Water authority to buy dog food plant
by Joshua Sharpe
June 12, 2013 12:00 AM | 3598 views | 0 0 comments | 21 21 recommendations | email to a friend | print
CANTON — Cherokee’s water authority is in the process of purchasing a dog food plant — and the about 80 acres surrounding it — in hopes of increasing capacity to process water and sewage and the amount of water it can withdraw from the Etowah River.

Tom Heard, general manager of the Cherokee County Water and Sewerage Authority, said Monday the Authority will use $16 million from its reserve fund for the purchase of the plant on East Cherokee Drive, which houses commercial dog food manufacturer American Proteins.

The plant has previously been occupied by Gold Kist and Pilgrim’s Pride operations.

CCWSA has chosen to purchase the plant because of extensive infrastructure there for water withdrawal and waste water and sewage treatment, Heard said.

Heard said the hope is that the Environmental Protection Agency will eventually give CCWSA permitting to increase its capacity for water and sewage processes as a result of the purchase.

The authority also will make use of infrastructure already in place at the factory and will likely construct a pipeline to an existing CCWSA plant nearby, Heard said.

Heard added that the water authority will improve the water and sewage treatment systems already there to allow for better treatment of water being returned to the Etowah River.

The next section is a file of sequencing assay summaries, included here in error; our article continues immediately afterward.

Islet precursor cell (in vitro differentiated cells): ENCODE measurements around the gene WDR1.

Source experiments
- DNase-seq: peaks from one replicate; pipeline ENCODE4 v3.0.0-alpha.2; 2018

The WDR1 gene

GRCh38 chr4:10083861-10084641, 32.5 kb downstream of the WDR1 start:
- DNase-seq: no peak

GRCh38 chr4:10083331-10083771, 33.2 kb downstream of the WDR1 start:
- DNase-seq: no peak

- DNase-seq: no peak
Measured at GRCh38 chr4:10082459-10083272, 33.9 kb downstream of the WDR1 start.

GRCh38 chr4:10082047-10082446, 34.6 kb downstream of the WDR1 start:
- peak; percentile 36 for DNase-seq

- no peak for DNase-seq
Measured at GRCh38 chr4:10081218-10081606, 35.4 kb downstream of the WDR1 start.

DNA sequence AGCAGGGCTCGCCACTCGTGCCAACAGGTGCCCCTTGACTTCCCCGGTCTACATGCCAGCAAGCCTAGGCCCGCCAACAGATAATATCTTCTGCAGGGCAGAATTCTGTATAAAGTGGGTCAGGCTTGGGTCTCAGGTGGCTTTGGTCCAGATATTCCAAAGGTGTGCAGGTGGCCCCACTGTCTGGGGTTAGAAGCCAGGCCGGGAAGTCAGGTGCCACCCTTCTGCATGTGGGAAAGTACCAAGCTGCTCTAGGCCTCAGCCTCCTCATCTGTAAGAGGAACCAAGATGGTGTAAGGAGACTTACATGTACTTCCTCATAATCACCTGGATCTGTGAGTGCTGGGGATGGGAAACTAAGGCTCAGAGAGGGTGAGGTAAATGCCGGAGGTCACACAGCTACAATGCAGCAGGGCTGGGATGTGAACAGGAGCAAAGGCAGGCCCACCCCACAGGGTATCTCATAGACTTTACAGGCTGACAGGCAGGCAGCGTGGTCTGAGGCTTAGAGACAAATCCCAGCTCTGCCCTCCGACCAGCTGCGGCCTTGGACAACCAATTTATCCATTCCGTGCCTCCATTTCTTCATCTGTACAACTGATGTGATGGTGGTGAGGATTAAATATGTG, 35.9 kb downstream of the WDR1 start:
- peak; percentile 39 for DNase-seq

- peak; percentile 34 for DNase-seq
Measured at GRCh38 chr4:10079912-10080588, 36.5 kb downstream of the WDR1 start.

County Commission Chair Buzz Ahrens, who is also the vice chair of the CCWSA board, said the extra processing capacity could help the county in the future as new businesses and residential neighborhoods come in.

“From a standpoint of the water withdrawal permit and the waste water discharge value, this will cover our needs for 50 years,” Ahrens said. “This really is an economic development plus. It really ensures the future capacity.”

Ahrens said the need for more water and sewage capacity is clearly on the horizon for Cherokee County, and the purchase of the American Proteins facility was a good answer.

“This would have been one of several alternatives,” Ahrens said to meet the county’s coming needs. “But it seems to be the best one.”

Heard also said the purchase, which could allow the county to withdraw 4.5 million gallons more from the river per day, will be important for future growth.

“(We’ll) have the capacity tied up for the next generation, which nobody in the metro region really has,” Heard said. “It’s a big coup for us. Business-wise, it’ll mean that in the future if industry wants to come to this county, we’ll be able to handle it”

Heard said CCWSA, a nonprofit state agency, has only purchased the land the factory sits on and the buildings.

American Proteins will stay on as a tenant, he said.
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